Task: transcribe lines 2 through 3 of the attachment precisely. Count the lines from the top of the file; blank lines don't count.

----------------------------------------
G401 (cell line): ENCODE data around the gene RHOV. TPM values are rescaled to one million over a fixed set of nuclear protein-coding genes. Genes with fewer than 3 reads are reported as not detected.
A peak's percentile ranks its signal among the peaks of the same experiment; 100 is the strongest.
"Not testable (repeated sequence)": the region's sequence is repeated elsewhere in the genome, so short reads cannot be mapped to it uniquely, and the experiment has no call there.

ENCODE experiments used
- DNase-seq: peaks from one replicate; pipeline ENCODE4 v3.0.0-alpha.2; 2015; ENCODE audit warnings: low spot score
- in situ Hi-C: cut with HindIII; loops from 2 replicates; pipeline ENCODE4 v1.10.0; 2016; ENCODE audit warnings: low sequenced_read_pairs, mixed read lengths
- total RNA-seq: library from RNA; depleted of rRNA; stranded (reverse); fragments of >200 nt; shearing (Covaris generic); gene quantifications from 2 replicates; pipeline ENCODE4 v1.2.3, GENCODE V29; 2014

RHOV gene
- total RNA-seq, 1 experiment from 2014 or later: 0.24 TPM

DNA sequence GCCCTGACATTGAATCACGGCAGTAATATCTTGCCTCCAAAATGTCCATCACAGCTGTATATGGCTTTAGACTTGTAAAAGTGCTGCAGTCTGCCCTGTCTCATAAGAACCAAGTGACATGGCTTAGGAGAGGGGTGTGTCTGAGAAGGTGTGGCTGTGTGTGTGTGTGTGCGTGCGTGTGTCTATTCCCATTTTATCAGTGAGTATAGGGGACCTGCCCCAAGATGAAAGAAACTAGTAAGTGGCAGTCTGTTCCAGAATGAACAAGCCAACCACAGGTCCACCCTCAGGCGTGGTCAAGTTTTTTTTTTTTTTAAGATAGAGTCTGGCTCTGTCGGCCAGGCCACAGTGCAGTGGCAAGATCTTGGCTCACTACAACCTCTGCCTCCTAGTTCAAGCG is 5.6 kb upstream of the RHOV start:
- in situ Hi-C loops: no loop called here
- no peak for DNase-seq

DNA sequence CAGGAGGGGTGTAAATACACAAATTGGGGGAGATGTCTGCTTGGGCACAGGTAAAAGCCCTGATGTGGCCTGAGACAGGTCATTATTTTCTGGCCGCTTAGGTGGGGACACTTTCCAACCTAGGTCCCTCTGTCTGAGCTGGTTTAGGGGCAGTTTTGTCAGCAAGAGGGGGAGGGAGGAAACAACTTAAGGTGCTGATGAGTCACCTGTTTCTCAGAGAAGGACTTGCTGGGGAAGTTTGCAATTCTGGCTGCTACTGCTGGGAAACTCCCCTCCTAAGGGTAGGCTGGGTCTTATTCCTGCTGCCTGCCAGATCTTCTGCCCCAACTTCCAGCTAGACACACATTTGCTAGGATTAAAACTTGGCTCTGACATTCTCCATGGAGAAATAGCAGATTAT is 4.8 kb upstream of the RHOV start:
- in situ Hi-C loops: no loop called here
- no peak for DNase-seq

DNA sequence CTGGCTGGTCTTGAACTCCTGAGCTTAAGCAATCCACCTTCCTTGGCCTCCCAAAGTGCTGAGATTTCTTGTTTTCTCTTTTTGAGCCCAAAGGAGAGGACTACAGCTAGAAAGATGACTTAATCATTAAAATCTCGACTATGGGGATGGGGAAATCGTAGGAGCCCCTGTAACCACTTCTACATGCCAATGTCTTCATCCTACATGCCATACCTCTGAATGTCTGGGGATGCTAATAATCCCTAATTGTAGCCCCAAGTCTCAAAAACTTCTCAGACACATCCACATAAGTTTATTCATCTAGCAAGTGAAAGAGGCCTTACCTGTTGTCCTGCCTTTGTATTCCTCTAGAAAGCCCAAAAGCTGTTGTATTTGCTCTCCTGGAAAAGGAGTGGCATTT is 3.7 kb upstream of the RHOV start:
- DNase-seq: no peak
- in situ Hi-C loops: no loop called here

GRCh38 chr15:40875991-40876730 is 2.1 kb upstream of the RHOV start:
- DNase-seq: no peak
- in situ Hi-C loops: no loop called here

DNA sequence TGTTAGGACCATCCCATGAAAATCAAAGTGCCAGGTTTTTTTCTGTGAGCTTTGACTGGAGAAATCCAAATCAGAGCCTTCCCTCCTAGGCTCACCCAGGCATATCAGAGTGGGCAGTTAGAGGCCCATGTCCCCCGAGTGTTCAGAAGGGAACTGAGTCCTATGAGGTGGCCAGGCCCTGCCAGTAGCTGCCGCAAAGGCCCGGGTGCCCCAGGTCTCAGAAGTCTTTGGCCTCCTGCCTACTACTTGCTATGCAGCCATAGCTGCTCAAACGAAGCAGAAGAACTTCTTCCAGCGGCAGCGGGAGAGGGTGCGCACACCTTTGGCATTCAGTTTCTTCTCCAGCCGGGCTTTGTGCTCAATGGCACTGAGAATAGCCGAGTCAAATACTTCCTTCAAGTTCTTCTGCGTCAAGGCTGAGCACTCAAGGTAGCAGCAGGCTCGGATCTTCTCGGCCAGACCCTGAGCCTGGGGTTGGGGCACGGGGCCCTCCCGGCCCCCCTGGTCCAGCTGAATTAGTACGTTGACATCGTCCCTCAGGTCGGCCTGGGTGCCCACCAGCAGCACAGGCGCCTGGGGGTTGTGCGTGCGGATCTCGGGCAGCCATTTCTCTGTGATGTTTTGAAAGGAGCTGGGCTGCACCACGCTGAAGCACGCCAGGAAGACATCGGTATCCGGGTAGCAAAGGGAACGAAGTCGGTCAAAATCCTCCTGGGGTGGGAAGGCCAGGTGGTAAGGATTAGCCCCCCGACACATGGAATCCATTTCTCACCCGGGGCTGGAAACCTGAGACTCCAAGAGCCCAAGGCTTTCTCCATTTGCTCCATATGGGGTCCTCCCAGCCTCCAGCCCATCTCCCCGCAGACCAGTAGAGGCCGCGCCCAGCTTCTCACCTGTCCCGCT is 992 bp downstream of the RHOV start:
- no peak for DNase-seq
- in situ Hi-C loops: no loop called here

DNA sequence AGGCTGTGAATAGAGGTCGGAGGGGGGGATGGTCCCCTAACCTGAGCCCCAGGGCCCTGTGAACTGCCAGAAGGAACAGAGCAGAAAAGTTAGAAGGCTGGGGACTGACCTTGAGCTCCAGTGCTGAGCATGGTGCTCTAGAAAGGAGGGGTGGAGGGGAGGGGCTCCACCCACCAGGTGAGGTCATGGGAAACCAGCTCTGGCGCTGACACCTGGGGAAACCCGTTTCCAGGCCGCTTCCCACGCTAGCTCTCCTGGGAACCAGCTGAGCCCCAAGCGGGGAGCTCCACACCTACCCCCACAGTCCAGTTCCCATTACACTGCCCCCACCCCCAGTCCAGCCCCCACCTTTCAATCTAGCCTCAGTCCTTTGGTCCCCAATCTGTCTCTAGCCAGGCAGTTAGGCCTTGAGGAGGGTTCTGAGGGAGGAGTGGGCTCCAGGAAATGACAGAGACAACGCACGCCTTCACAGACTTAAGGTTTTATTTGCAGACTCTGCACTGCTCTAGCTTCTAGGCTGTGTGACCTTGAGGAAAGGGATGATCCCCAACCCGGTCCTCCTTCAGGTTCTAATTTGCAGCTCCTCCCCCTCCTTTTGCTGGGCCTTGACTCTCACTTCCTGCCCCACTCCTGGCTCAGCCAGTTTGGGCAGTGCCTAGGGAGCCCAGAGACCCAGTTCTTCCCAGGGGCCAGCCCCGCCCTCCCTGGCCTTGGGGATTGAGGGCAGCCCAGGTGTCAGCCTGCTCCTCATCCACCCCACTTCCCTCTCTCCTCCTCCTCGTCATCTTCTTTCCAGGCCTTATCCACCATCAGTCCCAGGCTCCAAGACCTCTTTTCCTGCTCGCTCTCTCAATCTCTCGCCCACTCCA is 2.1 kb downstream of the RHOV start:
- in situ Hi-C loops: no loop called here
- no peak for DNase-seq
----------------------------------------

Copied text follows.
A peak's percentile ranks its signal among the peaks of the same experiment; 100 is the strongest.
"Not testable (repeated sequence)": the region's sequence is repeated elsewhere in the genome, so short reads cannot be mapped to it uniquely, and the experiment has no call there.